Datalogix

From Wikipedia, the free encyclopedia
Jump to: navigation, search

Datalogix is a consumer data collection company based in Denver, Colorado.[1] Datalogix provides online, direct mail, and mobile services to their clients.[2] The company's primary objective is to obtain and track offline and online data purchasing behavioral patterns, with the use of information obtained from retailers' loyalty card programs. This information is used to help advertisers maximize ad campaigns that will potentially increase profits.[3] However, Datalogix clients extend further than retail stores, as some of their clients include grocers, travel agencies, Pepsico, Ford, and the Dr. Pepper Snapple Group.[4] After consumer spending behaviors are measured, the information is sold to advertising companies and publishers, such as Facebook and Google.[5] Advertisers then use the information obtained to tailor online ads based on what a consumer purchases offline, with the belief that a consumer is likely to purchase more of a particular offline item, if they see more advertisements for that product online.[6] The advertisers also use this information to reach new or existing customers. In turn, publishers use the data from companies, such as Datalogix, to determine the amount of profit advertisers earned and to convince them to purchase more ads that will feature on their websites.[7] Advertisers and publishers frequently use Datalogix to help increase profits, as the use of digital media continues to expand.

However, some consumers and agencies are against companies that use Datalogix because it brings into question the issue of consent, as a vast majority of consumers do not want their information collected, measured, or sold.[8] The FTC was involved to investigate a deal between Datalogix and Facebook, to see if it violated privacy issues.[9] Datalogix obtains data from Facebook users by matching e-mail addresses from a Customer Relationship Management database (CRM),along with additional information people use to create personal Facebook accounts, in order to tailor specific audiences for advertisers.[10] Datalogix tailors specific audiences by grouping consumers together, who have similar interest, behavior patterns, or demographics.[11] The company reports that it keeps the information anonymous and gives consumers the option to opt out of data collecting and reporting by selecting the opt-out option on their website.[12]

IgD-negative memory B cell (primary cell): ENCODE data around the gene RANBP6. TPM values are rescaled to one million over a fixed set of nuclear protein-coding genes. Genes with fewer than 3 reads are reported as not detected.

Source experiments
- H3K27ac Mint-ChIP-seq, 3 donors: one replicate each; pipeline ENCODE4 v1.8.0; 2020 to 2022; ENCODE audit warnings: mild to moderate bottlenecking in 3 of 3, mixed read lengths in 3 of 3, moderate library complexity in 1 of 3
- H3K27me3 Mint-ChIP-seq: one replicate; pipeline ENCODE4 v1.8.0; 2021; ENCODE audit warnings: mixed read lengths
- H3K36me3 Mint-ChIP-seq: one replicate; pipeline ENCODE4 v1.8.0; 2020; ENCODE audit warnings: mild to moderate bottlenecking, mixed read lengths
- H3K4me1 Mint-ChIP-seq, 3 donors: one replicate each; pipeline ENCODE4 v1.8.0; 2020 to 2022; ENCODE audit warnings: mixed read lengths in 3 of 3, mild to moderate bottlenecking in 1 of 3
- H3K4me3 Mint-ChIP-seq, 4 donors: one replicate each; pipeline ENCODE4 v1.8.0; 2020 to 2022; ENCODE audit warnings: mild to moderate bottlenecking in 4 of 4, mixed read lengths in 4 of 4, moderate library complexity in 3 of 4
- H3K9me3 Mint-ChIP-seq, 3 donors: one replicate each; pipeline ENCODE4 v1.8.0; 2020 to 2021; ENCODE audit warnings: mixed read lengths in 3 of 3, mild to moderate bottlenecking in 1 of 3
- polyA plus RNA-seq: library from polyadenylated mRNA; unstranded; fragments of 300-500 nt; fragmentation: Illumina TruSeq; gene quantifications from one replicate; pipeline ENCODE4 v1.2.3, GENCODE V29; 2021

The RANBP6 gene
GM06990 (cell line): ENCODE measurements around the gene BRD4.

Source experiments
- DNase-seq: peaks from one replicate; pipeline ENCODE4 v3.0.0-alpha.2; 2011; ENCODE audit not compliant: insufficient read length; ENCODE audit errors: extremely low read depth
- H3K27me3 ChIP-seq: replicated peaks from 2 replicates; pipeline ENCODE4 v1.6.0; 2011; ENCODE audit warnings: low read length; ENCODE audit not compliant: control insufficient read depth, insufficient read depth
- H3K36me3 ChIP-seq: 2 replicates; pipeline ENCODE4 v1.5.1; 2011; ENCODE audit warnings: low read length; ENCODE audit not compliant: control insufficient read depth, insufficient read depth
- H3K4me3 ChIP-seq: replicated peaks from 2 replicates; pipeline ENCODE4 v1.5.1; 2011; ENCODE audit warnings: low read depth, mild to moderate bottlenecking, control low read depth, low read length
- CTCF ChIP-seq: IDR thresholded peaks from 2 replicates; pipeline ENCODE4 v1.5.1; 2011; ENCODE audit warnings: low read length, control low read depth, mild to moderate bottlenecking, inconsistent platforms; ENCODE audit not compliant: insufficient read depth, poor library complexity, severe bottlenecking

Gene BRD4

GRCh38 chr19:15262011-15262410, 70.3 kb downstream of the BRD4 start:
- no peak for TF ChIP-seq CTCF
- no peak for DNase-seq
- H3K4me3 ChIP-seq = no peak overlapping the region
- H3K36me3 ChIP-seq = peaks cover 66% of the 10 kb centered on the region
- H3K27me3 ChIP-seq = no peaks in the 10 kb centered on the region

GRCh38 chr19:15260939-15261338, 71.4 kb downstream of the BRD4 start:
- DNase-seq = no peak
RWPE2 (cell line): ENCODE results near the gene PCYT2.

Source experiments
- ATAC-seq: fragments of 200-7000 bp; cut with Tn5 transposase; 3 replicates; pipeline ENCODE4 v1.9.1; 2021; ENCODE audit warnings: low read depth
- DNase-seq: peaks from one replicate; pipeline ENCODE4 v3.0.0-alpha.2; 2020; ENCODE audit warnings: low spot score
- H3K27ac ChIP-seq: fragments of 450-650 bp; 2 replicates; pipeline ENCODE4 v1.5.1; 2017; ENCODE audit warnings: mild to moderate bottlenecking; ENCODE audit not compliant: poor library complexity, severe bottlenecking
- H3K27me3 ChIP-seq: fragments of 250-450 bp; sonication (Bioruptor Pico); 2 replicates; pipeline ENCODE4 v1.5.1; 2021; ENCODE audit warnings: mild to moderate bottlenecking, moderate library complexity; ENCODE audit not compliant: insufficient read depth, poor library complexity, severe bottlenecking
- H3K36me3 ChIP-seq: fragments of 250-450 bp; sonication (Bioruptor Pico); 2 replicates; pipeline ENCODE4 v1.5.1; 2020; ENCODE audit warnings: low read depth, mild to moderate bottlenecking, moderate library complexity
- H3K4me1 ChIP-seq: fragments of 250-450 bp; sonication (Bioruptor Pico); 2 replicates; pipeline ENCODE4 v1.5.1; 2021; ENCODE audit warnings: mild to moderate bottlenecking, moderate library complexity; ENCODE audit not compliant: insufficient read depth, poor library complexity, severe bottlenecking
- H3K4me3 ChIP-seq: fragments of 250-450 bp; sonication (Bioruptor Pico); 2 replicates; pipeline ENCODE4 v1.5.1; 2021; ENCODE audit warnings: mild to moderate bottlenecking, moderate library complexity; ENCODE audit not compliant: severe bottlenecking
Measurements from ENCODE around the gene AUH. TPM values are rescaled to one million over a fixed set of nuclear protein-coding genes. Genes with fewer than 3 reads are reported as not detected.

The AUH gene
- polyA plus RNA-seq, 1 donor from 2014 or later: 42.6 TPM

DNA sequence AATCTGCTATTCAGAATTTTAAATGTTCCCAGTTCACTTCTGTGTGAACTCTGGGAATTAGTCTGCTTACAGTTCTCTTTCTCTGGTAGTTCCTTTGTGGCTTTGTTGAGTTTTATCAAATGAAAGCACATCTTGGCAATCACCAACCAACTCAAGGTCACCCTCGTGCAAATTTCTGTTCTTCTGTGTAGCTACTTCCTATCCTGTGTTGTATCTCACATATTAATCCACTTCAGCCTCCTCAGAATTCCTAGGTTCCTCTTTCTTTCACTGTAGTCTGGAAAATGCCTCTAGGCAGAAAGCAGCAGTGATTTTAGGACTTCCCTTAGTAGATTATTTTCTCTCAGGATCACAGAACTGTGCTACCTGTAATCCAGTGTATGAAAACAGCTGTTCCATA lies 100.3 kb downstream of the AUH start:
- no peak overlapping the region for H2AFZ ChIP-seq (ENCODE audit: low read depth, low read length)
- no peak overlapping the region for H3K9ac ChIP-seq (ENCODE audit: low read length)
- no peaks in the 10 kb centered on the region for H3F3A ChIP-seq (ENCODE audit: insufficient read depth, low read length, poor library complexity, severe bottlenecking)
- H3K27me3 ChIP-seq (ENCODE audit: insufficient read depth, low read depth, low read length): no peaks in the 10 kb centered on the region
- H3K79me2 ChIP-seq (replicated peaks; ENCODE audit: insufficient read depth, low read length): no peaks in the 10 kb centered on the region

On December 22, 2014 Oracle announced that it signed an agreement to acquire Datalogix pending regulatory approval and other customary closing conditions. Datalogix will become part of the Oracle Data Cloud.[13]

Funding[edit]

In May 2014, Datalogix raised $45 million Series C round led by Wellington Management Company. This round, joined by existing investor IVP, brought Datalogix to $86.5 million in funding plus an undisclosed round raised from Breyer Capital. In April 2013, the company raised $25 million.[14]

References[edit]

  1. ^ Constine, Josh. "Datalogix Raises $ 25M to Pump Juicy Offline Purchase Data into Google and Facebook". Retrieved 28 January 2014. 
  2. ^ "Not All Audiences Are Created Equal". Retrieved 27 January 2014. 
  3. ^ Mills, Elinor. "Privacy Experts to Ask FTC to Probe Facebook-Datalogix Deal". Retrieved 28 January 2014. 
  4. ^ Edwards, Jim. "The CEO of Datalogix Just Gave Us a Glimpse Into Facebook's "Big Data" Strategy". Retrieved 28 January 2014. 
  5. ^ Constine, Josh. "Datalogix Raiser $25M to Pump Juicy Offline Purchase Data into Google and Facebook". Retrieved 28 January 2014. 
  6. ^ Constine, Josh. "Datalogix Raises $25M to Pump Juicy Offline Purchase Data into Google and Facebook". Retrieved 28 January 2014. 
  7. ^ Constine, Josh. "Datalogix Raises $25M to Pump Juicy Offline Purchase Data into Google and Facebook". Retrieved 28 January 2014. 
  8. ^ Mills, Elinor. "Privacy Experts to Ask FTC to Probe Facebook-Datalogix Deal". Retrieved 28 January 2014. 
  9. ^ Mills, Elinor. "Privacy Experts to Ask FTC to Probe Facebook-Datalogix Deal". Retrieved 28 January 2014. 
  10. ^ Mills, Elinor. "Privacy Experts to Ask FTC to Probe Facebook-Datalogix Deal". Retrieved 28 January 2014. 
  11. ^ "How Data is Used". Retrieved 27 January 2014. 
  12. ^ "Privacy Policy". Datalogix. Retrieved 27 January 2014. 
  13. ^ "Oracle and Datalogix". Oracle. December 22, 2014. 
  14. ^ http://techcrunch.com/2014/05/28/offline-purchase-data/